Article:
In its Sunday program at the Washington National Cathedral — tagged “Russian Riches,” yet consisting of perennially undervalued repertoire — the Cathedral Choral Society left its audience suspended somewhere between heaven and Earth. This would seem an unlikely outcome, but in programming works by Rimsky-Korsakov, Sergei Taneyev and Alexander Gretchaninov, music director J. Reilly Lewis utilized a full orchestral and choral palette not normally associated with Russian sacred music, which is traditionally performed by voices only.

A case study in solid orchestration, Rimsky-Korsakov’s opening “Easter Festival Overture” switched moods constantly. The work laid out a series of challenges for the orchestra, which, apart from minor rhythmic discrepancies between violins and brass on faster passages, turned in a lithe if not elegant reading.

Taneyev’s 1884 cantata “John of Damascus” seems strangely cinematic, despite predating Eisenstein by decades. At its heart, however, is the text, a plaintive journey toward the Eschaton — the finalization of the divine plan, but realized from the hopeful perspective of the Eastern Church. The transcendence was in the singing. The choir displayed the requisite prowess, from the perfectly intoned chorale passages, distant and otherworldly, to a demanding fugue that was written much like those by Brahms, only in Cyrillic.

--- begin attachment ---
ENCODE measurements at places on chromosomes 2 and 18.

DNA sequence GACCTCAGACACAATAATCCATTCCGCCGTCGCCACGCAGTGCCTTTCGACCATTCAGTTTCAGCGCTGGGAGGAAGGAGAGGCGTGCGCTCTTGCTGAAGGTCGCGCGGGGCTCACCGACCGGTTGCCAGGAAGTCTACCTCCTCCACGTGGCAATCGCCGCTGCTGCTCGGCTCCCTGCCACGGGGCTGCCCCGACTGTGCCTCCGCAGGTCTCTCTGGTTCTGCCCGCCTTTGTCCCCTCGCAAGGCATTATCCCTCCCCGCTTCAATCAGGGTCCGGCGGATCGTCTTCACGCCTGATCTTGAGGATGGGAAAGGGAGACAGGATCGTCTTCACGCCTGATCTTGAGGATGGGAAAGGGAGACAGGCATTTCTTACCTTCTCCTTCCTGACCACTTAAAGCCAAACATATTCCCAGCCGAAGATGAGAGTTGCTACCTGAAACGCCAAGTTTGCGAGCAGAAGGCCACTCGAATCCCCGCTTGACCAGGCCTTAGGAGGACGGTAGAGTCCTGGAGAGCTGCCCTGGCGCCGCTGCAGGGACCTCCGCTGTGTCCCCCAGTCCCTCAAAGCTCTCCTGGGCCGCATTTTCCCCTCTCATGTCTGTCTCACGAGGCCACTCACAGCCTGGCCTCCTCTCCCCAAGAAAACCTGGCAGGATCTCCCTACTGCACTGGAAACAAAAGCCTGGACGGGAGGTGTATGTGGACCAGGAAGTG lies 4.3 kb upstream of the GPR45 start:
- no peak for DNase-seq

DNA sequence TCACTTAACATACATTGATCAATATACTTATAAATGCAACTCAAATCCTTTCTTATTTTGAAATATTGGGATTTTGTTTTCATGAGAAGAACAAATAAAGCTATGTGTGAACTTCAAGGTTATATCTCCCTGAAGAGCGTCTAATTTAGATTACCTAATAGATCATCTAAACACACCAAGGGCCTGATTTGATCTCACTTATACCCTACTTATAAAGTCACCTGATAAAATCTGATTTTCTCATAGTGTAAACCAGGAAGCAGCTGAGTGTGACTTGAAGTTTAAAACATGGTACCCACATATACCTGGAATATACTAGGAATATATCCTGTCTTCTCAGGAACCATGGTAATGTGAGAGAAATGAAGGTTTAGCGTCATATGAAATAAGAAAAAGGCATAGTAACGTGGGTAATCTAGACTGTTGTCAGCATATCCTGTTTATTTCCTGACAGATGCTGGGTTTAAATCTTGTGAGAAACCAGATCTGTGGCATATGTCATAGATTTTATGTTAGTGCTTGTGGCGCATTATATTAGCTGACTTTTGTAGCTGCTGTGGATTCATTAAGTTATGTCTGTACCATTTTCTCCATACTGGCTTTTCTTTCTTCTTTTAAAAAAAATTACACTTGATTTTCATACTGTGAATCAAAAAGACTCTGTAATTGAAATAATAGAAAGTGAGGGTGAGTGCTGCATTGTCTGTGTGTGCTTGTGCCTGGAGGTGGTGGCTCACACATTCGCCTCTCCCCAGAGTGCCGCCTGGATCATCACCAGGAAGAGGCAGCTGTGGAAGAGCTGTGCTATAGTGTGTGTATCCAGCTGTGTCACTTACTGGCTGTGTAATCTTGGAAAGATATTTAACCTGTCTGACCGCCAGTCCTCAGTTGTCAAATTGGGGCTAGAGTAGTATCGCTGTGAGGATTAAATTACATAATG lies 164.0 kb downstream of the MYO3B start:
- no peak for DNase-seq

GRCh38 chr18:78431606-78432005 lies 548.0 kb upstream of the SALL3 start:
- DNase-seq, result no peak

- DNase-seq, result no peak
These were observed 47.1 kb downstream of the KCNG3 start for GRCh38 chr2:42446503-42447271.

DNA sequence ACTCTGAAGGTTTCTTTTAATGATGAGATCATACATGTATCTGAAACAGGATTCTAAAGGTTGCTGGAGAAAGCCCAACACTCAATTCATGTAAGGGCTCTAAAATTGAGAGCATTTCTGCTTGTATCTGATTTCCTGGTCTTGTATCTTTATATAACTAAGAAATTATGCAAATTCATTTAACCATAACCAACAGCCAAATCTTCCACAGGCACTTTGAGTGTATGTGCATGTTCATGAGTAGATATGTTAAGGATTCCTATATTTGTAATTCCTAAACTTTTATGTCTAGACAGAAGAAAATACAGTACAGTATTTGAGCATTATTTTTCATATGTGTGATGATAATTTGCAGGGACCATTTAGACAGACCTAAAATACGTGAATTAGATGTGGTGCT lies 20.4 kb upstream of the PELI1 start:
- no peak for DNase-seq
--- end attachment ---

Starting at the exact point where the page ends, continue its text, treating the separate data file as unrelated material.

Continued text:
Gretchaninov’s cantata “Hvalite Boga” premiered two years after Stravinsky’s “Rite of Spring” and two prior to the Russian Revolution. A triumphant procession of praise, this work demands both the stamina and the sensibility to convey a constancy oblivious to the times. Lewis’s singers and those of the National Cathedral School Chorale were iconic in their rendering, notably in the perilously exposed triad sections for upper voices. Interplay between orchestra and choirs was seamless, and the overall bravura of the singers was the stuff of which memorable concerts are made.

Thigpen is a freelance writer.